- For Teachers
|Can Google concordance language?|
A concordancer is like a search engine that can be used for studying language (corpus linguistics). You simply enter a word or phrase that you want to know about and search in the normal way. Concordancers are a tools for corpus linguistics. Since most corpora (bodies of text) are incredibly large, it is a fruitless enterprise to search a corpus without the help of a computer.
Concordance programs turn the electronic texts into databases which can be searched. Usually word queries are always possible, but most programs also offer the possibility of searching for word combinations within a specified range of words and of looking up parts of words (substrings, in particular affixes, for example). If the program is a bit more sophisticated, it might also provide its user with lists of collocates or frequency lists.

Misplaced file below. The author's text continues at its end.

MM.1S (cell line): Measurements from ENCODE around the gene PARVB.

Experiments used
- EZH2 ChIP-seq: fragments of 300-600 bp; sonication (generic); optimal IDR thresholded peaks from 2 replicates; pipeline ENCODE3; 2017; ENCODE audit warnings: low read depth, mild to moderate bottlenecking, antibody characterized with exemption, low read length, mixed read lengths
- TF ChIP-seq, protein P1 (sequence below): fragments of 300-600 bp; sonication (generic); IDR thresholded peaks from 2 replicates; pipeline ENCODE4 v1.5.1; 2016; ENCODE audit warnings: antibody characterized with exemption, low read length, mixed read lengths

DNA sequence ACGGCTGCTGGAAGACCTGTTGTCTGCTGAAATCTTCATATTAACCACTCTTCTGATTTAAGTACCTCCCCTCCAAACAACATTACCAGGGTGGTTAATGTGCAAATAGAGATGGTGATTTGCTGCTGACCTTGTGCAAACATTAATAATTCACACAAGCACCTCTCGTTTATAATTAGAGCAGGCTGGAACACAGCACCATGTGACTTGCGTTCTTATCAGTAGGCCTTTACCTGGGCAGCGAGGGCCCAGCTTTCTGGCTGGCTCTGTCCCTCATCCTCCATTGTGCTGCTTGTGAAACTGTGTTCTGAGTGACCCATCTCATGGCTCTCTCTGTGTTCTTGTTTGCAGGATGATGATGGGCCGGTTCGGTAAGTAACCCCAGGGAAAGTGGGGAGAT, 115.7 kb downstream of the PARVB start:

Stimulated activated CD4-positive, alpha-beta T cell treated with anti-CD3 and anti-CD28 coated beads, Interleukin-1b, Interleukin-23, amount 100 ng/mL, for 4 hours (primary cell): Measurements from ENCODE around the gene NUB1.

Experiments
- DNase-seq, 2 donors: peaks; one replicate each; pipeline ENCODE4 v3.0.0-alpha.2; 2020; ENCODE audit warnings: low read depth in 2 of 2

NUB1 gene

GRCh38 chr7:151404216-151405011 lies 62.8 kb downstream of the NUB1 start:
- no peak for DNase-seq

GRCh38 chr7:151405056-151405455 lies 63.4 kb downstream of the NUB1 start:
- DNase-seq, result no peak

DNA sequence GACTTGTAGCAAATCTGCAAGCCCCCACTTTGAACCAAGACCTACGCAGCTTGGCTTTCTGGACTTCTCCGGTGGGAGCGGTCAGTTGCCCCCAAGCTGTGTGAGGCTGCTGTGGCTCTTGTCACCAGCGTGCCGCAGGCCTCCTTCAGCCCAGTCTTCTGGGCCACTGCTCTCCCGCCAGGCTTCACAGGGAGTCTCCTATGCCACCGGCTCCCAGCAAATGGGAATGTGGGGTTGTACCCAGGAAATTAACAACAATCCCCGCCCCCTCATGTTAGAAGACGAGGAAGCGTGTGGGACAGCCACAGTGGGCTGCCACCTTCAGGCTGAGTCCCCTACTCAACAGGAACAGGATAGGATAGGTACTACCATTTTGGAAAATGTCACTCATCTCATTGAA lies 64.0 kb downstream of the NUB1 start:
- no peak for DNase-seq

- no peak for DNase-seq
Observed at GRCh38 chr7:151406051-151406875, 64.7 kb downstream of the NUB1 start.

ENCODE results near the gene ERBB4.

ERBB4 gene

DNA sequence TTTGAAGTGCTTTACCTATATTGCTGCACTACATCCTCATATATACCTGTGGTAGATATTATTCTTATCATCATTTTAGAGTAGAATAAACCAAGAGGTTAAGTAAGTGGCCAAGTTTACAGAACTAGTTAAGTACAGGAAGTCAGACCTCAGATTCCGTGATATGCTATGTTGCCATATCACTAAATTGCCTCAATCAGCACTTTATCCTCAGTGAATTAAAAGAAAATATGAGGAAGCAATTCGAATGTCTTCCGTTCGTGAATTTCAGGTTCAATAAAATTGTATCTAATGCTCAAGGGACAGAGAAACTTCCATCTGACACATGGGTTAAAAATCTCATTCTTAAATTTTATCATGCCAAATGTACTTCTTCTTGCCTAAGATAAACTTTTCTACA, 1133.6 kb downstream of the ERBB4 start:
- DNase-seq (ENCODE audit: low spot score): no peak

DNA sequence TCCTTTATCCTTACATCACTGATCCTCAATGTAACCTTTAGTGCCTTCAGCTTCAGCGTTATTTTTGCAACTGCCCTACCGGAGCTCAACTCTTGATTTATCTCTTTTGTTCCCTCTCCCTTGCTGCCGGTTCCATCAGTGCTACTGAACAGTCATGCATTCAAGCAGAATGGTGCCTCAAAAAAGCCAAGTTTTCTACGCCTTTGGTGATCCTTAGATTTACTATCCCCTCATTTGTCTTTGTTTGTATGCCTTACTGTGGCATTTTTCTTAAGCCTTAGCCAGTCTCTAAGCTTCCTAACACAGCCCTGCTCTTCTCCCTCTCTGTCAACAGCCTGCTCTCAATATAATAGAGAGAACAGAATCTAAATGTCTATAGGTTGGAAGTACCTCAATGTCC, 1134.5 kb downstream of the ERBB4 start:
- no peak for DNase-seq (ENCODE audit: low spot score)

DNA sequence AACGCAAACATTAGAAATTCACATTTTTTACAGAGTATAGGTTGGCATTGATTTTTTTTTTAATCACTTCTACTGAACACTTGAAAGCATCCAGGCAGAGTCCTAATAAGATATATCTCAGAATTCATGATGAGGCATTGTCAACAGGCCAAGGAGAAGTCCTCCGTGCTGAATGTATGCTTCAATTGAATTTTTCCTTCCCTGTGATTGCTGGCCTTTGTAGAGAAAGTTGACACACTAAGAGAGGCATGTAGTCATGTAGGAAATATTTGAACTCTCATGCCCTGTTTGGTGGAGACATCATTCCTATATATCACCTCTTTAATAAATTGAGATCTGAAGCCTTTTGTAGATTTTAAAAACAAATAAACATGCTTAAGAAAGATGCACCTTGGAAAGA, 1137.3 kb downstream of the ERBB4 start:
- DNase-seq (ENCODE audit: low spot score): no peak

The results are presented in a different way: instead of giving you a list of files or websites containing the search word or phrase, you'll get a list of phrases or sentences with the search word or phrase centred. This allows you to look for patterns, such as whether the word usually or frequently comes at the beginning of sentence or whether it is followed by certain words, like prepositions.
As an example, a search for 'involved' would quickly show that is often used with 'in' and 'with'. A closer examination of the examples would help you to find the reason why.
A Concordancer searches what is called a corpus (the plural is corpora), which is basically a database of language. There are many in existence, both general and specialised, although no corpus can be regarded as complete.
Do remember that concordancers are only as good as the database they are searching.